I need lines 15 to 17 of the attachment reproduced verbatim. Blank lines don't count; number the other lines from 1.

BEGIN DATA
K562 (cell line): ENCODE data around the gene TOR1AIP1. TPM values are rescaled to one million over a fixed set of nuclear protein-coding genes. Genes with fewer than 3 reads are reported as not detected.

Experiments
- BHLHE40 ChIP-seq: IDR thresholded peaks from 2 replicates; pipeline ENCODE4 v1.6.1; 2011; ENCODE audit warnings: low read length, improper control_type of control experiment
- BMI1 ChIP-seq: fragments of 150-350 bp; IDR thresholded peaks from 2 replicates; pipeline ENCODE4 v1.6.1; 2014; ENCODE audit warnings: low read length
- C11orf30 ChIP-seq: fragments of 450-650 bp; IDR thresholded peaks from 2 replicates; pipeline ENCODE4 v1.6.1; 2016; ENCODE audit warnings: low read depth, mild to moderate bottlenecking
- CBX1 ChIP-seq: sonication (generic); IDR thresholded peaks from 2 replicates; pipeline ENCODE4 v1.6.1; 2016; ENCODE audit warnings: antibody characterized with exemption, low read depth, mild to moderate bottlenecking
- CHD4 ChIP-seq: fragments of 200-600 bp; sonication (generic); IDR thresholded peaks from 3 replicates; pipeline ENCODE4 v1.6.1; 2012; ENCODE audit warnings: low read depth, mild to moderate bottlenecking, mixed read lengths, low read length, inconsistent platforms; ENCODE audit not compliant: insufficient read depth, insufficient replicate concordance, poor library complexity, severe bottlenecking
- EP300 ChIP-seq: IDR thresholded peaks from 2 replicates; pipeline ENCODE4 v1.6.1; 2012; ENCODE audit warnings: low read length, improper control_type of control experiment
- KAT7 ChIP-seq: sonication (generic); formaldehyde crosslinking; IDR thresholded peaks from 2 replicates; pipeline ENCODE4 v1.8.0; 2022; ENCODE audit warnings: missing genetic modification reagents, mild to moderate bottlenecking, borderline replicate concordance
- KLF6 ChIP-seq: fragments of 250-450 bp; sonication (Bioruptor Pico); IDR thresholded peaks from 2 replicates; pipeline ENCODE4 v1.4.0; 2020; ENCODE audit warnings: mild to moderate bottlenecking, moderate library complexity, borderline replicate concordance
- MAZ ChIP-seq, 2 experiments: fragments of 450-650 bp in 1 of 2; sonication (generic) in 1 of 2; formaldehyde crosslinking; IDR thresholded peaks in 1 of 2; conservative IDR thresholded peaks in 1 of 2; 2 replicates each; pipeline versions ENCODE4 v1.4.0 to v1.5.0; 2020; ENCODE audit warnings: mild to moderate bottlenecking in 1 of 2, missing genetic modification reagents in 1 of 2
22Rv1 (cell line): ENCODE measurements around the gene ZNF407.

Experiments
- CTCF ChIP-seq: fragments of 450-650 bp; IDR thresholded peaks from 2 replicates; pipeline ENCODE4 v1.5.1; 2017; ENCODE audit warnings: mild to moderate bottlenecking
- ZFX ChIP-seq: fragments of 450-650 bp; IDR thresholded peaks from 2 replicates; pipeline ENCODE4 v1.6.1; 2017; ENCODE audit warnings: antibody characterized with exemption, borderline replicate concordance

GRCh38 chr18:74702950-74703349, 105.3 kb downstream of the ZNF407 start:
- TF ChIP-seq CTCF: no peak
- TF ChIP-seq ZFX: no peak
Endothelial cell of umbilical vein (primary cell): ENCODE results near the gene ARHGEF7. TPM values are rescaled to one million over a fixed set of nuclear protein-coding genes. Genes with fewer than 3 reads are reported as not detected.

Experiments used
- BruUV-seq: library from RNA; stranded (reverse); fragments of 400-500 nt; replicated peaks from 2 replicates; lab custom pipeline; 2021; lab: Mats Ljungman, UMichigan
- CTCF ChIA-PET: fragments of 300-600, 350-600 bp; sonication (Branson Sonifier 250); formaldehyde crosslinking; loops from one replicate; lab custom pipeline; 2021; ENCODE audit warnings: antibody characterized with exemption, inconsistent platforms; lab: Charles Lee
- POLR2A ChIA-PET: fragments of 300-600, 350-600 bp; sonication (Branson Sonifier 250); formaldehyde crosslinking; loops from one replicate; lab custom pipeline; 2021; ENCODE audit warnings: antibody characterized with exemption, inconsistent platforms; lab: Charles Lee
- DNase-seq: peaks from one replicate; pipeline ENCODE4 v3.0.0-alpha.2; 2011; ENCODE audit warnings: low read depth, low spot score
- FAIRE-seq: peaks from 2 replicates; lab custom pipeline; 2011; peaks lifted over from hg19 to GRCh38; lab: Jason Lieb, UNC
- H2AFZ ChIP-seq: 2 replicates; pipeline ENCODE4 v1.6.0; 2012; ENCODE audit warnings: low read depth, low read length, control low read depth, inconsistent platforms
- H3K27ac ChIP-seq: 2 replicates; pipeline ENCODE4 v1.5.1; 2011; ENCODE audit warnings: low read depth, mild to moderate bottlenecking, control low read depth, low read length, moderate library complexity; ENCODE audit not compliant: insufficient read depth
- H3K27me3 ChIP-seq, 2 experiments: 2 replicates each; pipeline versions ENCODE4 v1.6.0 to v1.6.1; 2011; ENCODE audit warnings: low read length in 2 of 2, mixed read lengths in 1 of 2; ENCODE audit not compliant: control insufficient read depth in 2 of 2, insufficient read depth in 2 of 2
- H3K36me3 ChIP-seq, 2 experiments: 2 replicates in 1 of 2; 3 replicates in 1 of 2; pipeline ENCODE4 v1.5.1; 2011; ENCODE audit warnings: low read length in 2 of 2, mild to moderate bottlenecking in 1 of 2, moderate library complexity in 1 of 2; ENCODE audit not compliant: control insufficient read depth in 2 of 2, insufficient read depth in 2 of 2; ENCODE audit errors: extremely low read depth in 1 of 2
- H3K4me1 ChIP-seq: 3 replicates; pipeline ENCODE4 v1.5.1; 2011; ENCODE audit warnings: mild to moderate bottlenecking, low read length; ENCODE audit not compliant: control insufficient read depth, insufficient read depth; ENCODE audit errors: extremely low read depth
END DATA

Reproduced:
- ZFX ChIP-seq: fragments of 450-650 bp; IDR thresholded peaks from 2 replicates; pipeline ENCODE4 v1.6.1; 2017; ENCODE audit warnings: antibody characterized with exemption, borderline replicate concordance

GRCh38 chr18:74702950-74703349, 105.3 kb downstream of the ZNF407 start:
- TF ChIP-seq CTCF: no peak